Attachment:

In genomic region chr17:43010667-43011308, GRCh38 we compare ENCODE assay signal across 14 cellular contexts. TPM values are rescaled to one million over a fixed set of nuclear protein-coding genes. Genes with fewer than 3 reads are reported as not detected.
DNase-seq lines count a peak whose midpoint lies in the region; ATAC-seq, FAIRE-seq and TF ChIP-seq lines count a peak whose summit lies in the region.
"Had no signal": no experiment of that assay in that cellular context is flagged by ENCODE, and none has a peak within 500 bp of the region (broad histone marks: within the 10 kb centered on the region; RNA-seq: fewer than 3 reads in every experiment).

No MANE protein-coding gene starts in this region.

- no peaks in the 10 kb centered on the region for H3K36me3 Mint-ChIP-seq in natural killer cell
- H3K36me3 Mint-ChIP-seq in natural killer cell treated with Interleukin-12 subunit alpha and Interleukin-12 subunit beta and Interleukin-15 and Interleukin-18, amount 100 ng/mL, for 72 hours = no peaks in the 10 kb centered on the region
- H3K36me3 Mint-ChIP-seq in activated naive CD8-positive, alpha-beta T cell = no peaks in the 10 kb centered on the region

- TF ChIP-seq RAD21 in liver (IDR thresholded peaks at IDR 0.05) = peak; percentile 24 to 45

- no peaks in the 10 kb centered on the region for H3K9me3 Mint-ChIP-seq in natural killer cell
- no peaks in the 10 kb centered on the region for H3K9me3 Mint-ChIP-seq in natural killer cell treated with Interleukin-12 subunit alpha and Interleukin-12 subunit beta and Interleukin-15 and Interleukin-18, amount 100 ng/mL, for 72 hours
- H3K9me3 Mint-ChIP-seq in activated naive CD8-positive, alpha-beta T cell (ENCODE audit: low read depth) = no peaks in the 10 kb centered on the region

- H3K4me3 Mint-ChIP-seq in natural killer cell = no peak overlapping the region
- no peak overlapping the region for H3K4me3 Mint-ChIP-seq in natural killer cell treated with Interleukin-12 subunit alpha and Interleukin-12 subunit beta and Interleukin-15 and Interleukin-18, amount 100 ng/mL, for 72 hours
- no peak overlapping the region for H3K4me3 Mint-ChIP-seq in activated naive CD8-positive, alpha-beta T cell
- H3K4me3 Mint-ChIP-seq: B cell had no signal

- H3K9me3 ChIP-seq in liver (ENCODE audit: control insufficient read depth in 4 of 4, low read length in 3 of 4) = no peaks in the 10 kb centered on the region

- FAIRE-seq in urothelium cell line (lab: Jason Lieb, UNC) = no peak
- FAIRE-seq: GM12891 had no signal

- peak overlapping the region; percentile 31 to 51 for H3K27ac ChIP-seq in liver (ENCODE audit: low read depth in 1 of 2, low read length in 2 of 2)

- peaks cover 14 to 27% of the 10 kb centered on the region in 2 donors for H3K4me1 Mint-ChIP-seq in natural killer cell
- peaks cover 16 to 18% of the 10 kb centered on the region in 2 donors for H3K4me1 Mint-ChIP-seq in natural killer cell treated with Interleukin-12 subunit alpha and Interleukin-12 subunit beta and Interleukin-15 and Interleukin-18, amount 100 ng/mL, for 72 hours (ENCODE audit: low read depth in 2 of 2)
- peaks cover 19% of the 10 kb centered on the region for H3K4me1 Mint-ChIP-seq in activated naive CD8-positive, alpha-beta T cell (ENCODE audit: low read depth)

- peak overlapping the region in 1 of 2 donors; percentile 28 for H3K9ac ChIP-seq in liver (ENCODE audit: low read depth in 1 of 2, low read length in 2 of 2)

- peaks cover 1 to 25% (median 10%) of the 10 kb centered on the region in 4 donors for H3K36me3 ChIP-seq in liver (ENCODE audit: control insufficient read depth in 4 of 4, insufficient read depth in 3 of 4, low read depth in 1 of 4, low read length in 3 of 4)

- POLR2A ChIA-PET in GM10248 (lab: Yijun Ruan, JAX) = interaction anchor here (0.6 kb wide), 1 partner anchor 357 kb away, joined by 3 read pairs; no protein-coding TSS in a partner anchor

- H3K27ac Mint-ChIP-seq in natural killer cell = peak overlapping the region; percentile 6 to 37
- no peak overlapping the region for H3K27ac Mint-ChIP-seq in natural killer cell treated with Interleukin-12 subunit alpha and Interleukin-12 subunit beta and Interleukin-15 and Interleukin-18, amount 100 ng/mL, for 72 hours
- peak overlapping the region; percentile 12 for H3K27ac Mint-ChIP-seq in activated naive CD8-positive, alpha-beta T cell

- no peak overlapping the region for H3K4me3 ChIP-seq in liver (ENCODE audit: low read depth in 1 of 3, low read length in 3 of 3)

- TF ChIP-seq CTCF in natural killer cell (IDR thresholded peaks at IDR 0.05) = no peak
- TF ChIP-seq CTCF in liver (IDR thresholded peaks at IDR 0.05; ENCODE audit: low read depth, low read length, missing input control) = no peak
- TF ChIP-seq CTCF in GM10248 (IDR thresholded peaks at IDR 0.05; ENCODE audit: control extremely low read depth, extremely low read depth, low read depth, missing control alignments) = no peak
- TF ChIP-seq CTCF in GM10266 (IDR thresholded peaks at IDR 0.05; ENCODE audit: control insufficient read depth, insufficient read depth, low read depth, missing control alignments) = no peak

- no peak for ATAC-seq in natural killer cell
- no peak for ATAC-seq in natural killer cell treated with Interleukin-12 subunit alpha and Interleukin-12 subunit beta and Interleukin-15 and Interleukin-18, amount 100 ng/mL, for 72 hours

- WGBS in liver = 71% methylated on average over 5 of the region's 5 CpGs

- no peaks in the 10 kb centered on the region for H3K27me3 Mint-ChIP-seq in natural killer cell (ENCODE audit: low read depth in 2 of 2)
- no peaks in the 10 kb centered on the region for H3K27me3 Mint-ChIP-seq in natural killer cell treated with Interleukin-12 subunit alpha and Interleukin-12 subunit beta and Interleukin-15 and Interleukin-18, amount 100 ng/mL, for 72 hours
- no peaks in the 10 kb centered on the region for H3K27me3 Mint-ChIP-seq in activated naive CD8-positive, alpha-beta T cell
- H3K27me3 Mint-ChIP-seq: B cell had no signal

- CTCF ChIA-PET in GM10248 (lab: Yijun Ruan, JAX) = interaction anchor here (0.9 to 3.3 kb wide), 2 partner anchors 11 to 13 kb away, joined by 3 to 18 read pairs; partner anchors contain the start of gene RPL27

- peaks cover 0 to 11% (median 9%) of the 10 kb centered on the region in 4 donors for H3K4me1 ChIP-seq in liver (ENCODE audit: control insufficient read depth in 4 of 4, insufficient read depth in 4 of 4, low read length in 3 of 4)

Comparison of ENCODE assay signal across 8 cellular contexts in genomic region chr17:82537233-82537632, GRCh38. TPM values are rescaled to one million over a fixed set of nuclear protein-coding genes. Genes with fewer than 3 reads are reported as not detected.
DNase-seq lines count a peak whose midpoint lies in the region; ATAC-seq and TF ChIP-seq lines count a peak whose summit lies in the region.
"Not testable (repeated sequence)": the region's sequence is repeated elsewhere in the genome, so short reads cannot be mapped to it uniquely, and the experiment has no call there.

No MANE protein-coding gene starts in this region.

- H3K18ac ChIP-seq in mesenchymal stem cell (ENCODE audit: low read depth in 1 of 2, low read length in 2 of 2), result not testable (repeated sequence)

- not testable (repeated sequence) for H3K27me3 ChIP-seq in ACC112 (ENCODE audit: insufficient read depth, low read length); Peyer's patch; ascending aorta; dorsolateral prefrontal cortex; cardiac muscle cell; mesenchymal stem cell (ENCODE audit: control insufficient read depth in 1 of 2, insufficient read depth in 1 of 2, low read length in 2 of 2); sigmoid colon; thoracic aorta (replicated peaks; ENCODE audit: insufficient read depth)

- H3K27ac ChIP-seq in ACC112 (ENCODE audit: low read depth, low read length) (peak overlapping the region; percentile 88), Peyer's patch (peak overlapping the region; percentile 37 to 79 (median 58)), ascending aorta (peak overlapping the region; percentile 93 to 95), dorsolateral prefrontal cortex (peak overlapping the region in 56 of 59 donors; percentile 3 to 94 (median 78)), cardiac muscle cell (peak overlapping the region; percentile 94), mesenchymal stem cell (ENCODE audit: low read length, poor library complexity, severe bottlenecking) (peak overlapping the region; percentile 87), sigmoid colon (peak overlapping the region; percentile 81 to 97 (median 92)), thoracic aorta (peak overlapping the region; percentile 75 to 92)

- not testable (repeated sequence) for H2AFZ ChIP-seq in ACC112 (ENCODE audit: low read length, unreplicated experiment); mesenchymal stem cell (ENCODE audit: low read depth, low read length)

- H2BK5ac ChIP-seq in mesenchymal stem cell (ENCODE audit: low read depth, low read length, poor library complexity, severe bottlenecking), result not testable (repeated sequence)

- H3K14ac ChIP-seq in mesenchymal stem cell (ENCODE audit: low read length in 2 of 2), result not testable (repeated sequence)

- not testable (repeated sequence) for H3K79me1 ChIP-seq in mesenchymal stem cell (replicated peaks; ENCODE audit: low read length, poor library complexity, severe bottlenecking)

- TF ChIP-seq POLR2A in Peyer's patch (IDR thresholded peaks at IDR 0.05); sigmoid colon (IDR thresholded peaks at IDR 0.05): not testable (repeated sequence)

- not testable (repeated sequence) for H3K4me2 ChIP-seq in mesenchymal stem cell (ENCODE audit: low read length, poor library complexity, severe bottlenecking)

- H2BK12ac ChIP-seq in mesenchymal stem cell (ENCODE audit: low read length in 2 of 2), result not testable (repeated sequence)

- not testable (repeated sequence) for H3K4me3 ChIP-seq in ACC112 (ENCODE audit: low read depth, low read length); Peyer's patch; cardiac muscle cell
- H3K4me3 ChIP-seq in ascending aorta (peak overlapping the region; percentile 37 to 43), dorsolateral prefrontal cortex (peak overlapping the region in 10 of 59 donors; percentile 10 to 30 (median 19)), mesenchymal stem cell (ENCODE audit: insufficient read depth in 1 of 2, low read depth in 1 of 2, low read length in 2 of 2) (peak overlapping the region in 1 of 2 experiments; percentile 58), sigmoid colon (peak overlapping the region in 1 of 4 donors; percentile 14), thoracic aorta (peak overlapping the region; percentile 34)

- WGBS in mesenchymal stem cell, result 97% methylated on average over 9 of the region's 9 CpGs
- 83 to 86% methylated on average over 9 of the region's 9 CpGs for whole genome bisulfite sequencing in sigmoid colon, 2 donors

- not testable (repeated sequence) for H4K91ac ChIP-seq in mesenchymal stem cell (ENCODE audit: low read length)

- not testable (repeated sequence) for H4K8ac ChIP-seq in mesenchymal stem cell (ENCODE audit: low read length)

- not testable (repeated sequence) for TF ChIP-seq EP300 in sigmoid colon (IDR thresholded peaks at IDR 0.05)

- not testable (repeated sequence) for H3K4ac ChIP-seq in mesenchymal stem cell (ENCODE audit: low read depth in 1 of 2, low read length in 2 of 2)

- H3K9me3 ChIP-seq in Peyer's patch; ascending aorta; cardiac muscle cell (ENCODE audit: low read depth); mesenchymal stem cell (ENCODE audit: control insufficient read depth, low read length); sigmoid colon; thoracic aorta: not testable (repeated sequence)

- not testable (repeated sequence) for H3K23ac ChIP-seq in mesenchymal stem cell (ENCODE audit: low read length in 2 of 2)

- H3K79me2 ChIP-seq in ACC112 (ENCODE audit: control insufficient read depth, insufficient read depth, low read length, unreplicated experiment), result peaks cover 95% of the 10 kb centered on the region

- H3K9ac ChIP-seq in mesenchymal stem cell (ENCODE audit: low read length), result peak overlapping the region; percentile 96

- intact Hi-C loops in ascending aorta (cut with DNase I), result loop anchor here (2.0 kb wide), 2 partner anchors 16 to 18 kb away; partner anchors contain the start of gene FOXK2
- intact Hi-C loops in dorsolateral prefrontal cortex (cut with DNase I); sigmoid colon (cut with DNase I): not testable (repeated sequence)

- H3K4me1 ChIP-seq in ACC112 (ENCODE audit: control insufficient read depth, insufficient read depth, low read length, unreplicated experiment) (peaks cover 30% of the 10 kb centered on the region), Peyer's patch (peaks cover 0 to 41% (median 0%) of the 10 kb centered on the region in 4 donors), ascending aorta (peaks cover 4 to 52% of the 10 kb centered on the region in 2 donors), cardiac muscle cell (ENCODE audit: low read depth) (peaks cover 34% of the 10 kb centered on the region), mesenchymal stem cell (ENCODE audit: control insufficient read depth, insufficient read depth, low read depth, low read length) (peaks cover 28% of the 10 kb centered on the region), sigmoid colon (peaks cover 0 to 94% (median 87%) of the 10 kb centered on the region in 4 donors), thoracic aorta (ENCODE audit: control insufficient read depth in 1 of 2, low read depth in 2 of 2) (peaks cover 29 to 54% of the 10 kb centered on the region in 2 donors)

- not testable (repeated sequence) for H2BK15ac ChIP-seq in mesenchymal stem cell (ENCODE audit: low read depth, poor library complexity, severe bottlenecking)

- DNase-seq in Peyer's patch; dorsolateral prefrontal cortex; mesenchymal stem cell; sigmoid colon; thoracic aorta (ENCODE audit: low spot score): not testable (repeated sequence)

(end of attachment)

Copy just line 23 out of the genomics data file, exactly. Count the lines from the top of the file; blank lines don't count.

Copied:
- peak overlapping the region in 1 of 2 donors; percentile 28 for H3K9ac ChIP-seq in liver (ENCODE audit: low read depth in 1 of 2, low read length in 2 of 2)